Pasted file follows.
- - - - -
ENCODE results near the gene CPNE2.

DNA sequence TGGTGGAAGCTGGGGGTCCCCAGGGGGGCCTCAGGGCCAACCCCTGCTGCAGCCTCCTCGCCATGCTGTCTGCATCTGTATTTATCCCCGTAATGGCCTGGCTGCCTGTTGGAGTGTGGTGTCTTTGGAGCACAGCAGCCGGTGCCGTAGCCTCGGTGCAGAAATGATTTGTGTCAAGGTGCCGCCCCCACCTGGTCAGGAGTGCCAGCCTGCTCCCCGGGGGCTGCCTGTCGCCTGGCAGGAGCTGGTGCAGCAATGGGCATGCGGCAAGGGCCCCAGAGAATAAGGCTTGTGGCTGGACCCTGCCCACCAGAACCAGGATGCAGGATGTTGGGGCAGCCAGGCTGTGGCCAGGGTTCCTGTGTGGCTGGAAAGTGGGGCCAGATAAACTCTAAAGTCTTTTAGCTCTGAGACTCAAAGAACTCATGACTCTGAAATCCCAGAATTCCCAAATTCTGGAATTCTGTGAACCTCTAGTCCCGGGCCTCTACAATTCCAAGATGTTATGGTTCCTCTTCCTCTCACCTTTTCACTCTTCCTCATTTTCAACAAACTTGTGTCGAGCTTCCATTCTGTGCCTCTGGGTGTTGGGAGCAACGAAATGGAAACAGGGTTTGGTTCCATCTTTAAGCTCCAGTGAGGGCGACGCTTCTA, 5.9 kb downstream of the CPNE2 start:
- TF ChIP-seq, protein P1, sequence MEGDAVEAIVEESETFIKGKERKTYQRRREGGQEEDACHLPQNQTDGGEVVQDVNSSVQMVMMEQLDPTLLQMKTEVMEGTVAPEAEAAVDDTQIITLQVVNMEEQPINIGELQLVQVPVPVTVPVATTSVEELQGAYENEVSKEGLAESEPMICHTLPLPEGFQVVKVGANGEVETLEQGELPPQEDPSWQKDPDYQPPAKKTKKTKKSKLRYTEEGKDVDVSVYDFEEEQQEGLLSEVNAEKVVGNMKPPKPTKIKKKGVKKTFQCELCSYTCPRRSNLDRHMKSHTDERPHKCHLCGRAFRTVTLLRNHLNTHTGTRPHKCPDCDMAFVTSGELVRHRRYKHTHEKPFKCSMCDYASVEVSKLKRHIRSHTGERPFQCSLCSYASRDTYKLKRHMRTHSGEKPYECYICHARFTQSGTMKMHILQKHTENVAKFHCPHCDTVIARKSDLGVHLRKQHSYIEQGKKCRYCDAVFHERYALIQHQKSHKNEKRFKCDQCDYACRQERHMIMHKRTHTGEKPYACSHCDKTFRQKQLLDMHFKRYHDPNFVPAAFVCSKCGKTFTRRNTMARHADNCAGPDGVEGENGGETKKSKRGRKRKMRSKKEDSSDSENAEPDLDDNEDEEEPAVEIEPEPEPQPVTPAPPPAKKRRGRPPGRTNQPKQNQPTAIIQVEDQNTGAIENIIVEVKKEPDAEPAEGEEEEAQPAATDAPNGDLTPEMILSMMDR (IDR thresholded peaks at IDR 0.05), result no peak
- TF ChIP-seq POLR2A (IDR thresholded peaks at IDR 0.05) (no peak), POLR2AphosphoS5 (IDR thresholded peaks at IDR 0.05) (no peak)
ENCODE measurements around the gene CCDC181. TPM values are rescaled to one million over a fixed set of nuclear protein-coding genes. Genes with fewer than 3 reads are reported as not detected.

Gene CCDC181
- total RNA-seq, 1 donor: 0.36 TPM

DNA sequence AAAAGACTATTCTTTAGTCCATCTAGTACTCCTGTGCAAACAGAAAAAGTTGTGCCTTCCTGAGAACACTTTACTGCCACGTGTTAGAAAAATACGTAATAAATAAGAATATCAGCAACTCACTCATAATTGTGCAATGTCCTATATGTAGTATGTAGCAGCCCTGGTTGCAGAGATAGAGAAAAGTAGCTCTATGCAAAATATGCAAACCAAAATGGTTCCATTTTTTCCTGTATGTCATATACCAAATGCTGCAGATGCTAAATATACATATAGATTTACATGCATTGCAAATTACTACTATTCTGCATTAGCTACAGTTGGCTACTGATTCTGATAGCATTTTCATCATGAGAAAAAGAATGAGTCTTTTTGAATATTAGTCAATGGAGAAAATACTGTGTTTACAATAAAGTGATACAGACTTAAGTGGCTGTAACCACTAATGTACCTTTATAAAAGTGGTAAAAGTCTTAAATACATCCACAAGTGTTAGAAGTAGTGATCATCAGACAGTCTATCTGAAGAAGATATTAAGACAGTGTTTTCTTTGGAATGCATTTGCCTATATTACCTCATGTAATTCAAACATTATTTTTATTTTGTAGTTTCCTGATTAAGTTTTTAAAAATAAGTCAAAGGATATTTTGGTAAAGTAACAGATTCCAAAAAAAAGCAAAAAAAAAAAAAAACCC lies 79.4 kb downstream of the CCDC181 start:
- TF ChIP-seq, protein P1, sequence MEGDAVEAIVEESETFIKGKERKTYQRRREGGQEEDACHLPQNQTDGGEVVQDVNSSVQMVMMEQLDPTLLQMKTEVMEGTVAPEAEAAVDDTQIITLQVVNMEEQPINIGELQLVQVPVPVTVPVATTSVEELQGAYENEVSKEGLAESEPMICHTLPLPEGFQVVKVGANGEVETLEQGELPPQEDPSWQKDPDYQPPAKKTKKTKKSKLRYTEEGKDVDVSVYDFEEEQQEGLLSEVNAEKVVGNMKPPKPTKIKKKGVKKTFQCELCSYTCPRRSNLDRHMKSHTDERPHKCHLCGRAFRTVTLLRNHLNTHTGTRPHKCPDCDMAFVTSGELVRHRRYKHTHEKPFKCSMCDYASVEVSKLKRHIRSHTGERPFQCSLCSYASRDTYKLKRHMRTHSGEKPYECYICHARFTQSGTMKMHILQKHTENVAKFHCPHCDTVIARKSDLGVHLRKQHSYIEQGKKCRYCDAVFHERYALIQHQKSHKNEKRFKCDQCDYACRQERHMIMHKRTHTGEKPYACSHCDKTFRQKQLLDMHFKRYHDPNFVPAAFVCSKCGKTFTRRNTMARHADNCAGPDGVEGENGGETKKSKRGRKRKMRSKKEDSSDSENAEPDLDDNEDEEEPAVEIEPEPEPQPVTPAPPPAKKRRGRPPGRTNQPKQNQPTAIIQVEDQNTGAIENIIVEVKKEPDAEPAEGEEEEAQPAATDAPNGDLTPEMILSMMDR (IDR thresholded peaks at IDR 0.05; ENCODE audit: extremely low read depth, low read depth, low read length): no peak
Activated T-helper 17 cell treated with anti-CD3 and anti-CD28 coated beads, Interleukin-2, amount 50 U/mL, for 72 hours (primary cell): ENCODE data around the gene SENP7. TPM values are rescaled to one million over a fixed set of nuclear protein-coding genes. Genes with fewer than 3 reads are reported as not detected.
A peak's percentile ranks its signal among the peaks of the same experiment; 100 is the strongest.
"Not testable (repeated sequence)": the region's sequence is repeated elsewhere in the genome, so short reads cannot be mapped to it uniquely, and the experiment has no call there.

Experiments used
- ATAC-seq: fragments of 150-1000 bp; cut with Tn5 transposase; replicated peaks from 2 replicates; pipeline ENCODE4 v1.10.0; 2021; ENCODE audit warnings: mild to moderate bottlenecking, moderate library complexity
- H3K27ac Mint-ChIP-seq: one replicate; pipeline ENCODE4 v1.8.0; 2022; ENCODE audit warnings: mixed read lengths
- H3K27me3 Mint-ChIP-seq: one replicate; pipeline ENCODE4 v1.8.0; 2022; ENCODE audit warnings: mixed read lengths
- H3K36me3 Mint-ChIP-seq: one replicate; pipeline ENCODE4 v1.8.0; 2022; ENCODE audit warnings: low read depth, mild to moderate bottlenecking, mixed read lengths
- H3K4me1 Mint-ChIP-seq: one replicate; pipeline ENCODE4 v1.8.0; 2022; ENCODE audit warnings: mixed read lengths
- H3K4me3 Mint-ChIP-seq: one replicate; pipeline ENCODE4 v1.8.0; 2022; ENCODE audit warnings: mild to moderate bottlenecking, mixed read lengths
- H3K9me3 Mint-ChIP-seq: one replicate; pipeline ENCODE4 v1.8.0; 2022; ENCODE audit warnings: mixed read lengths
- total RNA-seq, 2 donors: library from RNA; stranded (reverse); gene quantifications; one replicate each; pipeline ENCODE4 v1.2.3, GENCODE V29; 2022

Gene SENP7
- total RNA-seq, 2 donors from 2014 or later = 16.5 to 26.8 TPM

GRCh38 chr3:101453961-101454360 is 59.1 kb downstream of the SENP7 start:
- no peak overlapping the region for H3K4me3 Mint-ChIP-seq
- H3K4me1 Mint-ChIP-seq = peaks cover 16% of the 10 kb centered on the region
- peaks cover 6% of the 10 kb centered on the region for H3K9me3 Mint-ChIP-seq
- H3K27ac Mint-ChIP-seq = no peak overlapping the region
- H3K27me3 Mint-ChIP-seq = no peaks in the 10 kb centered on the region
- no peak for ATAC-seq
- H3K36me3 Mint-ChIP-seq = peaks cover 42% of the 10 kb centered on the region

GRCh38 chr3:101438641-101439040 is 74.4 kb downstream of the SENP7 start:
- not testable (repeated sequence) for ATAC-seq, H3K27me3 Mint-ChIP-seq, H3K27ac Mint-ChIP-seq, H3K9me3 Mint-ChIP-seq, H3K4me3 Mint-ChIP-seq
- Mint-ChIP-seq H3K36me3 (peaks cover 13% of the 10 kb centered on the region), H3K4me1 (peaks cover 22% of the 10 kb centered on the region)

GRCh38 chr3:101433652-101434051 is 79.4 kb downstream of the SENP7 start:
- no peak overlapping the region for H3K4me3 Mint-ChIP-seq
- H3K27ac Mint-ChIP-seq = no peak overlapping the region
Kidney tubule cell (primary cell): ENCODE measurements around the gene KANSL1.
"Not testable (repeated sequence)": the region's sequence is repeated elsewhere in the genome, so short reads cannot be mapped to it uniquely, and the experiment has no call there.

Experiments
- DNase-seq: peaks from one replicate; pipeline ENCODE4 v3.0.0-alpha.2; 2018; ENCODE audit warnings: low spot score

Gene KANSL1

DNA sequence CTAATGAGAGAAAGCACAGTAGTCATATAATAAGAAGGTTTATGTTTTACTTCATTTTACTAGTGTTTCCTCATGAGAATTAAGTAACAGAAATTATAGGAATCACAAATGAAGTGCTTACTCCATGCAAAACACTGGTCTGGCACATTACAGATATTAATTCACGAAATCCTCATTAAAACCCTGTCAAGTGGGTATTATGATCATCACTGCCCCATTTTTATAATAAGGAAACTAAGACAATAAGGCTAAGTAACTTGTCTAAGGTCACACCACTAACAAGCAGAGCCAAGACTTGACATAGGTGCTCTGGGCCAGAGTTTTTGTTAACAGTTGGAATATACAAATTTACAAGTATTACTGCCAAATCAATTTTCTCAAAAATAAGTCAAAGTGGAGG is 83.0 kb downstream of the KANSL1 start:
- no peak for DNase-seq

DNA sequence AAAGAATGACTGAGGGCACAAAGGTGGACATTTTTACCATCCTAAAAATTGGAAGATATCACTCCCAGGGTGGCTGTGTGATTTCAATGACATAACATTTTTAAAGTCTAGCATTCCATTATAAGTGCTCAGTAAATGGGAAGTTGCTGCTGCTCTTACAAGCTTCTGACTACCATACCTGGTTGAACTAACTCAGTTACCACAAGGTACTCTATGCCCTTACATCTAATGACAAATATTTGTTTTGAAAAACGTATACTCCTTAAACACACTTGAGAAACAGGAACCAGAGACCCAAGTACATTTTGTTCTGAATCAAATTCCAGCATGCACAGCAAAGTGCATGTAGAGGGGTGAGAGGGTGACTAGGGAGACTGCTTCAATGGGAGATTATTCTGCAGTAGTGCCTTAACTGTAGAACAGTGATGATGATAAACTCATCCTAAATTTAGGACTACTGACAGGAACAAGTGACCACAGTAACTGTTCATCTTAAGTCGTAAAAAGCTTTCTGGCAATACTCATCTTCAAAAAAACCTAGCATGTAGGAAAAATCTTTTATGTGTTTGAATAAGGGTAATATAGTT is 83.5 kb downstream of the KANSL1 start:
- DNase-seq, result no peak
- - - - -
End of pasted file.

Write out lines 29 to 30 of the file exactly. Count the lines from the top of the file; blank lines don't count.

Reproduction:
- H3K27me3 Mint-ChIP-seq = no peaks in the 10 kb centered on the region
- no peak for ATAC-seq